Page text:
From Population Health

A Wolf in Sheep’s Clothing

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I spent the day yesterday in clinic, seeing a few fantastic kids, all with a rare epilepsy syndrome that is known to cause a lot of cognitive and learning problems. This is exactly what I worry about most in childhood epilepsies – the effect of the seizures and the epilepsy on learning and development.

So as odd as it may sound, making a diagnosis of one of the more ‘benign’ epilepsy syndromes can be reassuring for me as a clinician. If I have a child with typical childhood absence epilepsy in clinic, I know that there is a good chance we will get the seizures under control, and that after puberty many patients will become seizure free. Yet ‘benign’ in medicine is always a double edged sword: Whilst all the above may be true, it turns out childhood absence epilepsy in some ways is not a harmless condition without any lasting effects.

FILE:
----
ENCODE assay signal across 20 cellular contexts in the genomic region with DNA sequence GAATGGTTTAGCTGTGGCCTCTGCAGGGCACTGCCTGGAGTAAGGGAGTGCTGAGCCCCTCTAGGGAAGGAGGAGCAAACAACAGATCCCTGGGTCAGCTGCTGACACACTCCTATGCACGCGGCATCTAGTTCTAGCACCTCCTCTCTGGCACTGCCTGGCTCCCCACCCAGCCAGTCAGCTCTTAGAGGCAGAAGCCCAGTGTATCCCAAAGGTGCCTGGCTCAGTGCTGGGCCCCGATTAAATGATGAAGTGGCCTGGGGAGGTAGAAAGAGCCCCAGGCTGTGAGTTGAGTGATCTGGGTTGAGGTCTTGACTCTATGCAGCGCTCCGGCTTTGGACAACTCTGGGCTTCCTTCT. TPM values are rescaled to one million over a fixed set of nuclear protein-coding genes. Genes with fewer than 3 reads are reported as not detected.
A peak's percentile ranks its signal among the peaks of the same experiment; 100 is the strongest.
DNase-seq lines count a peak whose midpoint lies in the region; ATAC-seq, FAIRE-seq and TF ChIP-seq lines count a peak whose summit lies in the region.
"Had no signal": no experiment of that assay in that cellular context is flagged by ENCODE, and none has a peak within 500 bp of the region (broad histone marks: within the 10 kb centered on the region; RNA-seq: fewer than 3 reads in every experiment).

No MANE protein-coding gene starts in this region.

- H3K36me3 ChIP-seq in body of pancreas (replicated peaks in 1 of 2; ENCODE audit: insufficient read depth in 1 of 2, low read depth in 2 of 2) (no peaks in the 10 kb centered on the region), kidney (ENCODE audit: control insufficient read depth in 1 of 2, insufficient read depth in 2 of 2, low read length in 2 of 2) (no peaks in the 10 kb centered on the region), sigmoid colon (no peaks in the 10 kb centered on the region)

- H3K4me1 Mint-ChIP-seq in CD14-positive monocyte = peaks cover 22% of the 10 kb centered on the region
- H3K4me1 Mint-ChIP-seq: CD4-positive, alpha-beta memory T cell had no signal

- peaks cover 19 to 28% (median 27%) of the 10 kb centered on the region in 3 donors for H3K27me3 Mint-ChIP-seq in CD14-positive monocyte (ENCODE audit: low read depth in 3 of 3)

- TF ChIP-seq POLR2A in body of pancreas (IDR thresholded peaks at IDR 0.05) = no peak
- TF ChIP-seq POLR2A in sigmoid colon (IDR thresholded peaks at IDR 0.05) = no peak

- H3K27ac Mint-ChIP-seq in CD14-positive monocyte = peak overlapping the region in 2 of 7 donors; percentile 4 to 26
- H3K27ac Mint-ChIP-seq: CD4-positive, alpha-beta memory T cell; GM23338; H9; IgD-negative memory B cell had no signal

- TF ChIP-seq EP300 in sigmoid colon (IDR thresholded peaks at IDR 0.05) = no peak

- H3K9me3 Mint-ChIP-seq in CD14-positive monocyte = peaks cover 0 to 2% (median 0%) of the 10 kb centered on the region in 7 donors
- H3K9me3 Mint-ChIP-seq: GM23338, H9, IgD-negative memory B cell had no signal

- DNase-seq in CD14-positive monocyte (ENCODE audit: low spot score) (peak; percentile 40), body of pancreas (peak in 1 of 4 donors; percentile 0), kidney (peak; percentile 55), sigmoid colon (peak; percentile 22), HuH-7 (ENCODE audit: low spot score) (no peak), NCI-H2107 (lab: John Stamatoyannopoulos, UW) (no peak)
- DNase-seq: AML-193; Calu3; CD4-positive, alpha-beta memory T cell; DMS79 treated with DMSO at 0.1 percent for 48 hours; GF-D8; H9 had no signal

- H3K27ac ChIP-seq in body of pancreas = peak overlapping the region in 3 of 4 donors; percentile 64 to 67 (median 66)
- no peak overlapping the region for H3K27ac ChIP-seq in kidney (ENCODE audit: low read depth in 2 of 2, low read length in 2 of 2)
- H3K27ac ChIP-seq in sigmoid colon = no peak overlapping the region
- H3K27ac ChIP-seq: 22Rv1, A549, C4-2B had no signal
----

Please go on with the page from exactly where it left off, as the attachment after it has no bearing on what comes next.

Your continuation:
It’s Purple Day – aka Epilepsy Awareness Day. So yes – let’s get talking about Epilepsy! It’s great to see so many people, differently affected by epilepsy join the discussion on twitter and give a public face to the condition.

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Let’s talk about death

When making a new diagnosis of epilepsy, I often encounter fear – I speak to parents who have seen their child having a seizure in front of them, becoming unresponsive and shaking uncontrollably. And from their faces I can see that they were worried about one thing above all: Is my child going to die?

In the majority of cases the answer is clearly no. Seizures themselves very rarely cause mortality, and other than the rare sudden unexplained death in epilepsy (SUDEP), or patients with significant neurodevelopmental disabilities and life-limiting comorbidities, we rarely see deaths in our paediatric patients with epilepsy.

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